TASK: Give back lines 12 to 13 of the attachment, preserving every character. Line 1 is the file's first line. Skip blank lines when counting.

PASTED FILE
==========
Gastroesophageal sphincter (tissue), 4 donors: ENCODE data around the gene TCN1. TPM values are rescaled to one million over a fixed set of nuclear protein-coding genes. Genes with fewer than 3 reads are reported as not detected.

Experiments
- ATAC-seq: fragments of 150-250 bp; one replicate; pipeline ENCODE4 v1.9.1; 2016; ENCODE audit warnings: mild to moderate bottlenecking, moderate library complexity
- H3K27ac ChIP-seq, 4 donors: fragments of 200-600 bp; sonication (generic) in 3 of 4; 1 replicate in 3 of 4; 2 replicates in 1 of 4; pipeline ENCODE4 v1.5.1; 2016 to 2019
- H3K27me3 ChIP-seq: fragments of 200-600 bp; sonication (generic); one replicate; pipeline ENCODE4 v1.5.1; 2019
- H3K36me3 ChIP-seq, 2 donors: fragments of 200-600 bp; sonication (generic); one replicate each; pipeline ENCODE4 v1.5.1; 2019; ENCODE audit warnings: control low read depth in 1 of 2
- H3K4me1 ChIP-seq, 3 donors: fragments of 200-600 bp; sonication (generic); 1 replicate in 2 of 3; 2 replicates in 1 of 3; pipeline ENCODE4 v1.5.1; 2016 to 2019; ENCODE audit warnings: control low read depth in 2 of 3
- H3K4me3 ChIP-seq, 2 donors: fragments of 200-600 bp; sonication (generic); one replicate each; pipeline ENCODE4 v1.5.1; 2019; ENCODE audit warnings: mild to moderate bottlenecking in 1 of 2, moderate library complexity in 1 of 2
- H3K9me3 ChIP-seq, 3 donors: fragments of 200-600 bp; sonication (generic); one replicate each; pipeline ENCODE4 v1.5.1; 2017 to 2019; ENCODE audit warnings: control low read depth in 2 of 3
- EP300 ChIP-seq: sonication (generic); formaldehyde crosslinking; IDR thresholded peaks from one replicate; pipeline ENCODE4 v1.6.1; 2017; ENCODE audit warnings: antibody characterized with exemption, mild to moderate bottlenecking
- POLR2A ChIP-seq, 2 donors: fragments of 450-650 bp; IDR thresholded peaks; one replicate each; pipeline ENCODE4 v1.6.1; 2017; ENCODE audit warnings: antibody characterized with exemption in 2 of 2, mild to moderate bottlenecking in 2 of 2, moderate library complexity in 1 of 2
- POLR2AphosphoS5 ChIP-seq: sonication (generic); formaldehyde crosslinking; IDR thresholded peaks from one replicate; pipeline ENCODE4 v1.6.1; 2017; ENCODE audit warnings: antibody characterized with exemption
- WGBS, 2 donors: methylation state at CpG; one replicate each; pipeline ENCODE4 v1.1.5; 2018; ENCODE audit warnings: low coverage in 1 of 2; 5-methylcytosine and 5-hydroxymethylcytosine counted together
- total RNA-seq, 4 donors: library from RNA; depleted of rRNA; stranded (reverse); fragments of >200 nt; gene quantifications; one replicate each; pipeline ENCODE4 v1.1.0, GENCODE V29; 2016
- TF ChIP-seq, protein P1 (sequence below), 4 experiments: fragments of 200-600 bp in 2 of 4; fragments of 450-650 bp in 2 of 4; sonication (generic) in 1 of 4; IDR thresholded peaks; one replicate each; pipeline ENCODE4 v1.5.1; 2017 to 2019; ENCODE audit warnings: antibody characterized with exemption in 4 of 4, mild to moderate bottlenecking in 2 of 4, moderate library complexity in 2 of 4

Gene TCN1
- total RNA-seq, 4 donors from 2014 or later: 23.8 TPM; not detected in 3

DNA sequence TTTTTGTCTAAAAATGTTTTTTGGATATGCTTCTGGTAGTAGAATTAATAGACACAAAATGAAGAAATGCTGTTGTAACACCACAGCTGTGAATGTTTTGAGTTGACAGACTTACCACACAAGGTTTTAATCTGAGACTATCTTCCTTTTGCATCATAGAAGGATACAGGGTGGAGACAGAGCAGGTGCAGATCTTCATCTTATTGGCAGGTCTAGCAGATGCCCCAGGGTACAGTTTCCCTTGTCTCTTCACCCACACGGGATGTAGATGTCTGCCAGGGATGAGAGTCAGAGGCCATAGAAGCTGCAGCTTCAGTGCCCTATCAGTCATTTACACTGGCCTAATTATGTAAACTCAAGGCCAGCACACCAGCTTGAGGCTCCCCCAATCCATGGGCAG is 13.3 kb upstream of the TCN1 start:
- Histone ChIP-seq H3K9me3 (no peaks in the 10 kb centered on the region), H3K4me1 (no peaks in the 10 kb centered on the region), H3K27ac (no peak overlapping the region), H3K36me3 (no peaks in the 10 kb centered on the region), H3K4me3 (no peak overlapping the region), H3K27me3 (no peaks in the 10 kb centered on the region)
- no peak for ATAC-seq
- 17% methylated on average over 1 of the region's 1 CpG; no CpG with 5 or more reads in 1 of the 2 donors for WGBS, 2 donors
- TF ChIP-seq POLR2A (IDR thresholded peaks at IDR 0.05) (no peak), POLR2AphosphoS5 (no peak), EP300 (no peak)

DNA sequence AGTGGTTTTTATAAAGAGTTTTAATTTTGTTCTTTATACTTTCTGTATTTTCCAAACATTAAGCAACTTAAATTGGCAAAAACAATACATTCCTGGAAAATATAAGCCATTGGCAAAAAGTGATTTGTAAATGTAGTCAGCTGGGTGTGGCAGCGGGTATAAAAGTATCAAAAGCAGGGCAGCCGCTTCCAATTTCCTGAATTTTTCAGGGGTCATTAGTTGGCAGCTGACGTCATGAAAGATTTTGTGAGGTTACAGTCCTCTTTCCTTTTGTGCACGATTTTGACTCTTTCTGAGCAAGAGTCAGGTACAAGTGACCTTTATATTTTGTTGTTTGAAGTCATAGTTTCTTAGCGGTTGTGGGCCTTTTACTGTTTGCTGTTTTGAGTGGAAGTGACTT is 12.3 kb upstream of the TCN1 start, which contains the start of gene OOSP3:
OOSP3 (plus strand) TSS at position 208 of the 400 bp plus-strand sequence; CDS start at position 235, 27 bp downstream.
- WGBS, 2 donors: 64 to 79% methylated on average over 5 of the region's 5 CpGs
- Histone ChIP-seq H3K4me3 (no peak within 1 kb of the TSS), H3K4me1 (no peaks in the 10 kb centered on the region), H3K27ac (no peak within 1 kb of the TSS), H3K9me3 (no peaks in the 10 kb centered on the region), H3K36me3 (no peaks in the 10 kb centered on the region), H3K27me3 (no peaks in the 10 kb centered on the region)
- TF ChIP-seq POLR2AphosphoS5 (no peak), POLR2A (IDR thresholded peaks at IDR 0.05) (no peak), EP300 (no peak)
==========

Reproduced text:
- POLR2AphosphoS5 ChIP-seq: sonication (generic); formaldehyde crosslinking; IDR thresholded peaks from one replicate; pipeline ENCODE4 v1.6.1; 2017; ENCODE audit warnings: antibody characterized with exemption
- WGBS, 2 donors: methylation state at CpG; one replicate each; pipeline ENCODE4 v1.1.5; 2018; ENCODE audit warnings: low coverage in 1 of 2; 5-methylcytosine and 5-hydroxymethylcytosine counted together